The past year has been challenging for healthcare providers. Healthcare organizations big and small, in both the private and public sectors, have had to adapt quickly to new workflows and standards of care for patients.
The ongoing COVID-19 pandemic continues to strain available resources and limit access for individuals. Supply shortages globally have also made it difficult to find the necessary equipment. Meanwhile, clinicians are still working tirelessly to provide preventive care, increased access, lower costs and more.
Enter digital tools like telehealth services mobile devices and modern IT infrastructure. These solutions have been marked on healthcare providers’ roadmaps for some time, but the latest challenges have accelerated adoption timelines for many.
Now, to find relief and prepare for the future, healthcare organizations and agencies alike are transforming their practices to include these innovative technologies.
Telehealth has historically been a slow adoption. However, due to the pandemic, it’s became a must-have for many healthcare providers. Organizations from all points of the care continuum are using telehealth to improve patient outcomes while empowering clinical workflows.
Adopting telehealth and the tools to support it will help:
Telehealth is more than just a video call over a laptop or mobile device. HIPAA-compliant security measures, data center and cloud resources, scheduling systems and electronic health record integrations all play an important role.
Managing a new solution can get complicated for overburdened IT staff and organizations with limited resources, but there are easy and secure ways to integrate telehealth. Leveraging the telehealth capabilities built into existing collaboration platforms, such as Microsoft Teams, is a simple way for organizations to offer virtual video appointments while maintaining regulatory compliance for HIPAA, HITECH, GDPR and more.
Meeting the need for devices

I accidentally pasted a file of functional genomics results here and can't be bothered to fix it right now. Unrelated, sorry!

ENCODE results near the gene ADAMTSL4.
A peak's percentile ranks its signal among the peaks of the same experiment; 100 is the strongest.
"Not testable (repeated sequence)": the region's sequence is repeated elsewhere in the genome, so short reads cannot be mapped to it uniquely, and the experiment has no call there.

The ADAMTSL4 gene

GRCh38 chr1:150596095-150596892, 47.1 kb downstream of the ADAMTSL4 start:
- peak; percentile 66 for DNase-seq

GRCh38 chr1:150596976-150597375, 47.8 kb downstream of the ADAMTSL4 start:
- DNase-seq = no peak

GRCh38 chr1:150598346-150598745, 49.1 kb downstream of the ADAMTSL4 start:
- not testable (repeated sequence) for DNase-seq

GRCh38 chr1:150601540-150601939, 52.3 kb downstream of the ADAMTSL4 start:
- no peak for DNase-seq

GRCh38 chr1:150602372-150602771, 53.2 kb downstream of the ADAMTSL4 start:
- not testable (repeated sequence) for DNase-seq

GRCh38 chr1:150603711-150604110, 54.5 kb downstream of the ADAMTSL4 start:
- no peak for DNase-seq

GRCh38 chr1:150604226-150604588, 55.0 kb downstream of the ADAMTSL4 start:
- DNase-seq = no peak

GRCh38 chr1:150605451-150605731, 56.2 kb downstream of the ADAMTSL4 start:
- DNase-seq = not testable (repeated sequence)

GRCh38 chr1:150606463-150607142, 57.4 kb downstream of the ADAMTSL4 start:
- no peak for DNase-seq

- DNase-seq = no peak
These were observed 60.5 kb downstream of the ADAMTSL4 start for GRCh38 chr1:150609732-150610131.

To slow the spread of COVID-19, healthcare organizations quickly transitioned entire teams to remote work, which meant provisioning new devices to support that shift. Meanwhile, patients, especially those at long-term care facilities, were suddenly isolated from the world. This led to a high demand for mobile devices that could connect patients to their providers and family members alike.
We believe mobility in healthcare is here to stay as it continues to accelerate the speed of care, expedite consultations and enable clinicians to see more patients daily.
These devices can help ease patient anxiety before surgery. They can also be used post-surgically or in long-term care facilities to connect patients with friends or family, which can improve the patient’s emotional state and potentially accelerate recovery. Applications can be enabled or developed that will educate and empower patients to manage their recovery plan and continue health maintenance after leaving the hospital. And deploying mobile devices can reduce readmissions.
At the end of the day, patients and clinicians have the same desire: improving patient outcomes to save lives.
While in-person visits are vital to supporting a patient’s health, the frequency of these appointments can be challenging, especially for those with chronic diseases like diabetes. That’s why clinicians are deploying remote patient monitoring, which uses a mix of hardware and software to record and analyze patient-provided data.
Leveraging remote patient monitoring helps clinicians design a care plan that’s not only unique to the patient’s needs, but also easy to follow, as the tools can send medication reminders and other helpful tips. Remote patient monitoring supports comprehensive care models that allow clinicians to better understand their patients, while improving patient engagement in the process. These tools have not only seen growth among private healthcare providers, but federal, state and local agencies have been turning to them too.
The healthcare industry has grown even more challenging in recent years. However, by adopting the latest technology solutions, organizations can embrace new care opportunities, create additional revenue streams and cut costs. More importantly, at the end of the day, procuring, deploying and managing the right tools can help healthcare companies support better patient outcomes both in-person and remote.